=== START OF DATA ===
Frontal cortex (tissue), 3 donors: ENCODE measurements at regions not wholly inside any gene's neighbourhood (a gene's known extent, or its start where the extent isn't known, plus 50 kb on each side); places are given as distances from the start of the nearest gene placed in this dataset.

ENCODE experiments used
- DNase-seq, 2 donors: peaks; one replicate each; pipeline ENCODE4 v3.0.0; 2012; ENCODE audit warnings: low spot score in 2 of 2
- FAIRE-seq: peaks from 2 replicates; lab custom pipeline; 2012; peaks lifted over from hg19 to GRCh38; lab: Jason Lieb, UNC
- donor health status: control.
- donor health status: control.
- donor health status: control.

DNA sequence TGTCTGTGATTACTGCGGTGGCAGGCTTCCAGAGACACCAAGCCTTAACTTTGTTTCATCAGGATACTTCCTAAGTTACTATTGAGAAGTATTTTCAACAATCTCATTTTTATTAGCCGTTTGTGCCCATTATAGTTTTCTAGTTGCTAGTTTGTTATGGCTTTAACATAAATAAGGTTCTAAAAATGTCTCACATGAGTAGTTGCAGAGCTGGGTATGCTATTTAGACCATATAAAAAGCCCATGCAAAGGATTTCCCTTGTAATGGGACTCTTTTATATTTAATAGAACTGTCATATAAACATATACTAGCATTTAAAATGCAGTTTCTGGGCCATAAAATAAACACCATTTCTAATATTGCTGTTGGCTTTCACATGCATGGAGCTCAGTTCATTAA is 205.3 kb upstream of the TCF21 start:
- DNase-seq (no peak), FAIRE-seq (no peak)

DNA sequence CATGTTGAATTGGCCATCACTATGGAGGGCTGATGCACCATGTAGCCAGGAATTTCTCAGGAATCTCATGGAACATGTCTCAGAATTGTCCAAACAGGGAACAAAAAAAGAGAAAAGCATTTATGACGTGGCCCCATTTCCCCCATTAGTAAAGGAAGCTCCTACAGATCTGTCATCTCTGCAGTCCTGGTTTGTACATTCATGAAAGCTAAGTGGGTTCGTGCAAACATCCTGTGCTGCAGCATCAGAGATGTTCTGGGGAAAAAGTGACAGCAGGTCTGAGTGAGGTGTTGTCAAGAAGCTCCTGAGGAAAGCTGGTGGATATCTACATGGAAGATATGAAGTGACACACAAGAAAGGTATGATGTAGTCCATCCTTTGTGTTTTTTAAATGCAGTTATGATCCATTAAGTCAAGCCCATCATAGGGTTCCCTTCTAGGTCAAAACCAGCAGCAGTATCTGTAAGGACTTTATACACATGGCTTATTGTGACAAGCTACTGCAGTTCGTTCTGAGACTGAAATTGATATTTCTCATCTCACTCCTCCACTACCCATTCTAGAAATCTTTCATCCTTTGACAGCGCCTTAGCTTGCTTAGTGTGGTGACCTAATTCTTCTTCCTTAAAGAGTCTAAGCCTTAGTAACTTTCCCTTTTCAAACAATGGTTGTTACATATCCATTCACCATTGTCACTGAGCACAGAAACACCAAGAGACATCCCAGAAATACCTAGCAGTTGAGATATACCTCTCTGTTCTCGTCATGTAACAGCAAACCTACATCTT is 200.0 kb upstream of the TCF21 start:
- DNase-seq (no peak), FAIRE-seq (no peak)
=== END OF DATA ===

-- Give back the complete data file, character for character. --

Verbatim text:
Frontal cortex (tissue), 3 donors: ENCODE measurements at regions not wholly inside any gene's neighbourhood (a gene's known extent, or its start where the extent isn't known, plus 50 kb on each side); places are given as distances from the start of the nearest gene placed in this dataset.

ENCODE experiments used
- DNase-seq, 2 donors: peaks; one replicate each; pipeline ENCODE4 v3.0.0; 2012; ENCODE audit warnings: low spot score in 2 of 2
- FAIRE-seq: peaks from 2 replicates; lab custom pipeline; 2012; peaks lifted over from hg19 to GRCh38; lab: Jason Lieb, UNC
- donor health status: control.
- donor health status: control.
- donor health status: control.

DNA sequence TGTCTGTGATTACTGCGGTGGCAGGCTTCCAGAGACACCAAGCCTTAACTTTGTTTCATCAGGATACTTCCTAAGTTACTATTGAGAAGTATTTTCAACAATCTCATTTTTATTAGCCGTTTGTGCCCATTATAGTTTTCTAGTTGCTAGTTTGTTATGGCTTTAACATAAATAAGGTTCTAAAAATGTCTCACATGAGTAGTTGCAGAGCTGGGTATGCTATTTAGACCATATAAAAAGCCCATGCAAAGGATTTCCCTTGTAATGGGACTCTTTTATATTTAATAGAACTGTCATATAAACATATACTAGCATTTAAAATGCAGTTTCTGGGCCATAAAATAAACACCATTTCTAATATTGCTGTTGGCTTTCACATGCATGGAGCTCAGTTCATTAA is 205.3 kb upstream of the TCF21 start:
- DNase-seq (no peak), FAIRE-seq (no peak)

DNA sequence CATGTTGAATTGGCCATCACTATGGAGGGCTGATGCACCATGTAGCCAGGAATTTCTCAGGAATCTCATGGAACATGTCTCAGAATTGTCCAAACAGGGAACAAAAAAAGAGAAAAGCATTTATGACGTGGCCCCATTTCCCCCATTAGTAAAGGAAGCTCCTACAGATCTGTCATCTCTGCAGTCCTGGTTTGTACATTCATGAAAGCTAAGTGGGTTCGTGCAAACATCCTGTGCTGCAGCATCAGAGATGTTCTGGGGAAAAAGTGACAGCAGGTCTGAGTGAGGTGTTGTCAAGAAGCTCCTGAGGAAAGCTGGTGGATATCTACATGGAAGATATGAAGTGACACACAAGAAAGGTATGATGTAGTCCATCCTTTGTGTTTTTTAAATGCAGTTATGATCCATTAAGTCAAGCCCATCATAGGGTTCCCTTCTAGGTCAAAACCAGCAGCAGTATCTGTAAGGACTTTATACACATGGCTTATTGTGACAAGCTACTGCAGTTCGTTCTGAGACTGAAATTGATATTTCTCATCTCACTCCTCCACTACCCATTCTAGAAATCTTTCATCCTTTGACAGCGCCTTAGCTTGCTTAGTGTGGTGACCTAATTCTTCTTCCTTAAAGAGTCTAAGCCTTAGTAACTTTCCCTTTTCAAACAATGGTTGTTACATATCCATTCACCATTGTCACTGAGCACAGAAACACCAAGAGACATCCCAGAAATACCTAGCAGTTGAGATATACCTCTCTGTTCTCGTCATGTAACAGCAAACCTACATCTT is 200.0 kb upstream of the TCF21 start:
- DNase-seq (no peak), FAIRE-seq (no peak)